Drink the Dove: Palomas take flight across the city

Chris Gaitten

Welcome to the Era of Grapefruit. The former second-tier citrus has stormed Columbus bar menus, most gloriously in the form of the paloma, a cocktail too often overshadowed by its Mexican-American cousin, the margarita. The paloma's essential ingredients are simple—tequila and grapefruit, typically with lime and salt—but that's just a starting point, a canvas for creativity.

TakeCosecha Cocina's Si Paloma, pictured here, which is made with grapefruit, Sauza Tequila Blanco, Aperol, soda, cardamom salt and a grapefruit wheel. The fruit's citrusy, dry and bitter flavors arrive first, amplified by the soda and Aperol, followed by the bracing alcoholic punch of tequila. It makes for an alluring, slyly intoxicating cocktail.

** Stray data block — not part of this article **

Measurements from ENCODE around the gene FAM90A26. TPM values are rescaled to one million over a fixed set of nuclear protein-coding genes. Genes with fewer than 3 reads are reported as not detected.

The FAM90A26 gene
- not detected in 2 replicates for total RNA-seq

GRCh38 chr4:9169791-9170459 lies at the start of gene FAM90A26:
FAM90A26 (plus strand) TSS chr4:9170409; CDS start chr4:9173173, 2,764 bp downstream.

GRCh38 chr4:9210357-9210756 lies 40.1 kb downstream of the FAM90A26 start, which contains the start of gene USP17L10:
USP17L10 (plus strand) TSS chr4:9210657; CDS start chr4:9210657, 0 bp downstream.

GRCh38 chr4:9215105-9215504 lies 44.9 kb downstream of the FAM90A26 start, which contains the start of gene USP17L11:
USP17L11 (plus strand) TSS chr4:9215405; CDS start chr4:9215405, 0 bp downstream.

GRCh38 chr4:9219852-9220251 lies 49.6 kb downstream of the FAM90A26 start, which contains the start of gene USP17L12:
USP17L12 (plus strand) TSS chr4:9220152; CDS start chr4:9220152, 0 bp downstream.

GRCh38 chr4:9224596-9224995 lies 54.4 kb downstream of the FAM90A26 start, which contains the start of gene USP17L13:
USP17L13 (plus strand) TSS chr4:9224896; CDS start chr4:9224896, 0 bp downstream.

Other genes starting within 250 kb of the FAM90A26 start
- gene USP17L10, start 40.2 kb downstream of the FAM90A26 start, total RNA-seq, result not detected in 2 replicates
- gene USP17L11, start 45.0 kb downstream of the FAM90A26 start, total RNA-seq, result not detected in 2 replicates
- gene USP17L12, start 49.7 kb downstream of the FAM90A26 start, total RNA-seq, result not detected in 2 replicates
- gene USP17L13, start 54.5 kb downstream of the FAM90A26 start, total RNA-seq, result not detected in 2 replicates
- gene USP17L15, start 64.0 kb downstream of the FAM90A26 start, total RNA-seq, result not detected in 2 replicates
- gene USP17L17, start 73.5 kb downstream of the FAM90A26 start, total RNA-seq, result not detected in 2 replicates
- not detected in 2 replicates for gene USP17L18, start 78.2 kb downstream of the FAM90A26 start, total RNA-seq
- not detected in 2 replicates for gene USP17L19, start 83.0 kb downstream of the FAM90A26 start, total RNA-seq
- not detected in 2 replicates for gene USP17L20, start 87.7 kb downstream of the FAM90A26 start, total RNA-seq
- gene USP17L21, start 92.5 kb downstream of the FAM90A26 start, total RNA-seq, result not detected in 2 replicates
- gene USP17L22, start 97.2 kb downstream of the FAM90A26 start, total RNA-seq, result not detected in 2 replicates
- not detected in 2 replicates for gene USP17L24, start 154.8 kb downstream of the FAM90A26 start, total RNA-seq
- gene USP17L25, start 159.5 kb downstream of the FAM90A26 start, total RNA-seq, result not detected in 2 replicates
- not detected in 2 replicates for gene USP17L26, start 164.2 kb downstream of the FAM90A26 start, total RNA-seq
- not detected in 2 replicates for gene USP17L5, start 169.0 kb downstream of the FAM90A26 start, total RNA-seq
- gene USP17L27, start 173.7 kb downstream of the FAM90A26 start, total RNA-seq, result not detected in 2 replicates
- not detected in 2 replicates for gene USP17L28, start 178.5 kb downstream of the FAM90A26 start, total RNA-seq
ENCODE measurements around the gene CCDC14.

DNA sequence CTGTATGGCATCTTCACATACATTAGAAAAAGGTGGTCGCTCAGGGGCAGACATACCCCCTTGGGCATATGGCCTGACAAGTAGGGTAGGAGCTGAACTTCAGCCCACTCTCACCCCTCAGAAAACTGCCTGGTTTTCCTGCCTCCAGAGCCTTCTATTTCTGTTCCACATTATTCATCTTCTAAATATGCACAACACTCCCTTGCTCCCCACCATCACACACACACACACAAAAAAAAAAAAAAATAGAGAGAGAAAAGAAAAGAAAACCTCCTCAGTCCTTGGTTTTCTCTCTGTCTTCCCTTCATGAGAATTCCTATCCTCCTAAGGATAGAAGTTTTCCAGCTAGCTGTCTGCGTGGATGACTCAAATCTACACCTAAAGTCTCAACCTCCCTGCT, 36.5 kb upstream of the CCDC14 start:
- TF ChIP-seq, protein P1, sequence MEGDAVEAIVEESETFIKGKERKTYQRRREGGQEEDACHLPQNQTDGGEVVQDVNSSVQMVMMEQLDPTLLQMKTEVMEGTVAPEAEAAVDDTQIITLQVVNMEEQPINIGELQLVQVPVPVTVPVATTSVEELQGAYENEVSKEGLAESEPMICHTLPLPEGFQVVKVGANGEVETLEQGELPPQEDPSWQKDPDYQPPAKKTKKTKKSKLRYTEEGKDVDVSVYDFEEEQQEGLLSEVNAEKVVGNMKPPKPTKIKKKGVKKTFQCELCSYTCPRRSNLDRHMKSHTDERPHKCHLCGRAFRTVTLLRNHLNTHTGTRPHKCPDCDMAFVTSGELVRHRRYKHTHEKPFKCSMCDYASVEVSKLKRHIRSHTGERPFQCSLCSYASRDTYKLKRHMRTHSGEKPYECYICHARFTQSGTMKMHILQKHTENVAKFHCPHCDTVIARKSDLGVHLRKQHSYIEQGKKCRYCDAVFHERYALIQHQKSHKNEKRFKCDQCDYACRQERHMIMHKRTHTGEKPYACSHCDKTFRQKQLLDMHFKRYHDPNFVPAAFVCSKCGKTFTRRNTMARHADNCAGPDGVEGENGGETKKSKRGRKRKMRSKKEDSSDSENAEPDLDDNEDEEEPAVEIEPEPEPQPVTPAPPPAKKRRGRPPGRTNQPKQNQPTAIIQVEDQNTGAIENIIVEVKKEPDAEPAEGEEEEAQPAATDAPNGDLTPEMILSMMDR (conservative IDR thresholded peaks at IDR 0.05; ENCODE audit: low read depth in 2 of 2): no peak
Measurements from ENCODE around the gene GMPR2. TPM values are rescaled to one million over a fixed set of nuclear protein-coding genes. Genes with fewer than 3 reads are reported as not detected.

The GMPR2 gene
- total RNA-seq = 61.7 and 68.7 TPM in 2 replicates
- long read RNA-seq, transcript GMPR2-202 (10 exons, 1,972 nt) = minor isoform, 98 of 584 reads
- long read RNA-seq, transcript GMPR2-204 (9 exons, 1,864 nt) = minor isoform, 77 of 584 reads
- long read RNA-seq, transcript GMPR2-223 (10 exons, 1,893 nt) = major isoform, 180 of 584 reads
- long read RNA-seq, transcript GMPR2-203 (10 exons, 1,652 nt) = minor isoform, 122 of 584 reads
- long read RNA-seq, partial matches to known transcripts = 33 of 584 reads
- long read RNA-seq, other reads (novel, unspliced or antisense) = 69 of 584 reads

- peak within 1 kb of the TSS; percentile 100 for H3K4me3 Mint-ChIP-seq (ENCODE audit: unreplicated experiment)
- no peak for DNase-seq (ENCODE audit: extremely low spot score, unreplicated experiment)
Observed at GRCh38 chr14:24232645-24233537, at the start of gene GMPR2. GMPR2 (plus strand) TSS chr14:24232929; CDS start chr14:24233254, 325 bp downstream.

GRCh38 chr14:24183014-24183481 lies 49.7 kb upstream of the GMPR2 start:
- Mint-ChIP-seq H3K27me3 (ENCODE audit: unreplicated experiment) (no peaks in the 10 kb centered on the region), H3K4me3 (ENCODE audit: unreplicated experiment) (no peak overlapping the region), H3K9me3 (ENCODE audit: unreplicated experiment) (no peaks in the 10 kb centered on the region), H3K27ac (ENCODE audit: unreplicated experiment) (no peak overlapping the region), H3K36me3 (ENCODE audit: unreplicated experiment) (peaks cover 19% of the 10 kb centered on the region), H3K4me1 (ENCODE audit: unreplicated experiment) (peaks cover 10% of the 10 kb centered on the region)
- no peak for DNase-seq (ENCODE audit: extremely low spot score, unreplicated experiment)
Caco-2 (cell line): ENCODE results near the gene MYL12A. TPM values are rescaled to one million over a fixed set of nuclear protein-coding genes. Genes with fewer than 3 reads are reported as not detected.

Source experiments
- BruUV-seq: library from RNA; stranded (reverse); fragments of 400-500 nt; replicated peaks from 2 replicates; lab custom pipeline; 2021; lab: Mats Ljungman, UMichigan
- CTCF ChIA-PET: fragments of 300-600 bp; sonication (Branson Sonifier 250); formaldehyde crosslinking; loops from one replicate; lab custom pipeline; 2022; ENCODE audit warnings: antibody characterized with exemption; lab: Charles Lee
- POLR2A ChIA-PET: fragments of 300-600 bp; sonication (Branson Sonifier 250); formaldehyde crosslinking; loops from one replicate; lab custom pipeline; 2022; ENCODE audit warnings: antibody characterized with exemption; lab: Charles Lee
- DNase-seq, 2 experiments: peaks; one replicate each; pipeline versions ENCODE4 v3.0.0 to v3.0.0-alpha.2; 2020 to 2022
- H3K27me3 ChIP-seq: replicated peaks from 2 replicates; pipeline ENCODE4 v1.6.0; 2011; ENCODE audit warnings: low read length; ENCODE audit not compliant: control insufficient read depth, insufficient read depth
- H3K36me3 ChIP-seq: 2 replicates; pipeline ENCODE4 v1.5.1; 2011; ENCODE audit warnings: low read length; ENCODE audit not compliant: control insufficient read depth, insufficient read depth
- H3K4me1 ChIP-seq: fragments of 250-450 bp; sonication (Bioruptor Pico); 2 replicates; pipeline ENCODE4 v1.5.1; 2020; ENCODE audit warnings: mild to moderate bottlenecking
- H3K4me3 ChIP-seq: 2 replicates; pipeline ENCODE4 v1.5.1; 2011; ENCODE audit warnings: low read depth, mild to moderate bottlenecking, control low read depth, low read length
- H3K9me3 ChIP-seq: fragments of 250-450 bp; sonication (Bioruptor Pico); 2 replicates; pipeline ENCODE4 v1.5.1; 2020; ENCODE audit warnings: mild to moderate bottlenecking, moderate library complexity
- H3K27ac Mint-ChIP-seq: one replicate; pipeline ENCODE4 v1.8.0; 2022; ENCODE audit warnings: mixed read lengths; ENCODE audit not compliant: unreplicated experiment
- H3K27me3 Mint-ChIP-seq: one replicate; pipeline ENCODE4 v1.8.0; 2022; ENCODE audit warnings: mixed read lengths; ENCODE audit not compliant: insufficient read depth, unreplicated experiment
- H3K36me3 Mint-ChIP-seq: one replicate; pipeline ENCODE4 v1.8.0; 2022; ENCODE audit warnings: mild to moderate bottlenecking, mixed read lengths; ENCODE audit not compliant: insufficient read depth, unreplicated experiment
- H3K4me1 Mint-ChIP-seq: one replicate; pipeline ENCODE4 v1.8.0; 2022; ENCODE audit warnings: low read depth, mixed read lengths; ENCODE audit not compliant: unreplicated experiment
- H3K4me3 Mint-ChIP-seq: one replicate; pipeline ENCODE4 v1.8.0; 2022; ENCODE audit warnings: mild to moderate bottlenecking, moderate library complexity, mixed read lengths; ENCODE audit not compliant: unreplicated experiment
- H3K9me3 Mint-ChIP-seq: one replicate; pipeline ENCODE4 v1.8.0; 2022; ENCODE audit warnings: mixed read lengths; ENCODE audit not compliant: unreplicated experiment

My first introduction to the paloma (which means “dove” in Spanish) came atEl Camino Inn, where it's served in delicious traditional fashion—Sauza Silver, Jarritos Grapefruit soda and salt.

Condado offers a similar version with grapefruit bitters, gold tequila instead of silver and Mexican Squirt in place of Jarritos.

Bakersfield builds on that blueprint by adding agave nectar and tapping a premium, aged liquor in Herradura Reposado tequila.

Denmark on High's Mellow Pomelo, a variation with similar bloodlines, features El Jimador Silver, grapefruit, hibiscus syrup, lemon and smoked sea salt.

Seventh Son's Paloma Slushie offers a perfect seasonal option for patio drinking, and the taproom also concocted the imaginative Nimbus Iceberg—a Humulus Nimbus Strong Pale Ale with a scoop of frozen paloma floating on top. It's a fresh twist on a long-overlooked cocktail, and one more way to enjoy this moment in the sun.

Grapefruit Bonus!

Like the idea behind a paloma, but looking for beer? Try Rockmill Tavern's Shandy, a perfect springtime drink that combines the brewery's Le Cheval Farmhouse Ale with a bright grapefruit-cinnamon cordial.

Cosecha Cocina

987 N. Fourth St., Italian Village, 614-369-1129